It's the worst type of déjà vu on the 5th anniversary of what was dubbed Superstorm Sandy. So many folks living on the East Coast will remember, but would rather forget it, including my brother, his family, friends and many others we know in NJ our home state.
We were living on the VA eastern shore at the time, and remarkably did not have any storm effects. While we may have been out of harm's way for that storm; it's not so this weekend. A major rain and wind storm is expected to strike the northeast and New England, where we're now living. Near hurricane-force wind gusts and heavy rain are expected to batter the Northeast on Sunday
That storm dubbed Tropical Storm Philippe formed near western Cuba a few days ago and was racing up the Atlantic Ocean off the East Coast early today. It's expected to bring torrential rains and strong wind gusts. Estimates are for 1 to 3 inches of rain to fall through Sunday and into Monday morning.
On this anniversary date, we remember when "Superstorm Sandy" made landfall in the U.S. on Oct. 29, 2012 and struck near Atlantic City, NHJ with 80 mph wind gusts.
Hurricane Sandy (as it was also called) had been the most intense storm of the 2012 Atlantic hurricane season and had formed in the Caribbean Sea north of Panama. As it moved northward, the hurricane lessened into a massive "superstorm." According to meteorologists, what differentiates a hurricane from a superstorm is that a hurricane occurs in warm, tropical conditions, and a superstorm refers to cold, nontropical weather.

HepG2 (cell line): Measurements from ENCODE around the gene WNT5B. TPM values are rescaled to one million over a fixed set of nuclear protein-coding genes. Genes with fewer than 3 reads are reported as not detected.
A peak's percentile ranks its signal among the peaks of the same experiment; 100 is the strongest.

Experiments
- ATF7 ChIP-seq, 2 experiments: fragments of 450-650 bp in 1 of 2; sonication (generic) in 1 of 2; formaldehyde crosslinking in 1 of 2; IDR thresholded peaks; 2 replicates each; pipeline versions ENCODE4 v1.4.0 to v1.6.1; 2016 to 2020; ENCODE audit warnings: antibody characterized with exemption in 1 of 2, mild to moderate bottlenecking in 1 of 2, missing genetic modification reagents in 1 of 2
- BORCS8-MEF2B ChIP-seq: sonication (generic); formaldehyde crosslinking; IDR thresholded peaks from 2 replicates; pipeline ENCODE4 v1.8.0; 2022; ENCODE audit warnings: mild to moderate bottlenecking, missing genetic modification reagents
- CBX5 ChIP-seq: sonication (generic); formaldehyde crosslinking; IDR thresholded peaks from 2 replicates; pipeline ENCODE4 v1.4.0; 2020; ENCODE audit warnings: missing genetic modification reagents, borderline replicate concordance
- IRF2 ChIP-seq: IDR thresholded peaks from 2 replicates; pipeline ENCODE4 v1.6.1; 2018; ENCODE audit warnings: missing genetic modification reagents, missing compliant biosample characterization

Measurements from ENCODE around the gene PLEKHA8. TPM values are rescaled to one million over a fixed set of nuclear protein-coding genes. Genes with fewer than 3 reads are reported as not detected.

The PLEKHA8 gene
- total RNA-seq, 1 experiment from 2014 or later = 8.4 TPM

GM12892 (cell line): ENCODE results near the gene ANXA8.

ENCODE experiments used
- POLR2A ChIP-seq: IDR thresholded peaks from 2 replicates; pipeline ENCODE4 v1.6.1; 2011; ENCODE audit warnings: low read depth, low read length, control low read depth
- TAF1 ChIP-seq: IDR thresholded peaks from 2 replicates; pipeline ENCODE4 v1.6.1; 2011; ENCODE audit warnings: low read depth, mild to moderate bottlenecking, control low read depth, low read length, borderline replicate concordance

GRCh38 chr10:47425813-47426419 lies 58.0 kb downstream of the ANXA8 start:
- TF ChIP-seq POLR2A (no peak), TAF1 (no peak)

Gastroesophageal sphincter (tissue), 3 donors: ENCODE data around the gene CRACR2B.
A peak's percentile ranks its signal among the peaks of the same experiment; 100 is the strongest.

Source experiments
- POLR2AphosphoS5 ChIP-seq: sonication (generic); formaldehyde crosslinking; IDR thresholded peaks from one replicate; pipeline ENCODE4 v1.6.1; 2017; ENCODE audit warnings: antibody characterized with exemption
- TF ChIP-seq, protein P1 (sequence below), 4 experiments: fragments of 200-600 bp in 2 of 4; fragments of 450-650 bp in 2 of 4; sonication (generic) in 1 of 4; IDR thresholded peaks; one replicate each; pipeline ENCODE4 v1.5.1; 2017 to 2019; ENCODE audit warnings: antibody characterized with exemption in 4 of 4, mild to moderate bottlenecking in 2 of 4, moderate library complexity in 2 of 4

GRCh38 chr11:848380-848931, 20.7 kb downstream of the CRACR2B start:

"Superstorm" has no formal definition, but that doesn't matter to those affected by its devastation. The storm hit the NJ shore very hard and causing widespread damage in places we knew and formerly visited when we lived there.
|(Photo credit: Greg Thompson)|
Many will remember this image of the JetStar Roller Coaster that topled into the ocean in Seaside Heights, N.J. during Superstorm Sandy.
|(Photo credit: Jana Shea)|
Streets were flooded, trees and power lines knocked down and the city's famed boardwalk ripped apart. People were stranded in their homes along the Jersey shore, More than 80 homes were destroyed in a fire in Breezy Point, Queens, NY. Subways and roadway tunnels were flooded in NYC.
|(Internet source: Breezy Point, Queens, NY)|
At the same time, we're keeping everyone including ourselves, in our thoughts with the approach of Philippe. We hope all will be safe.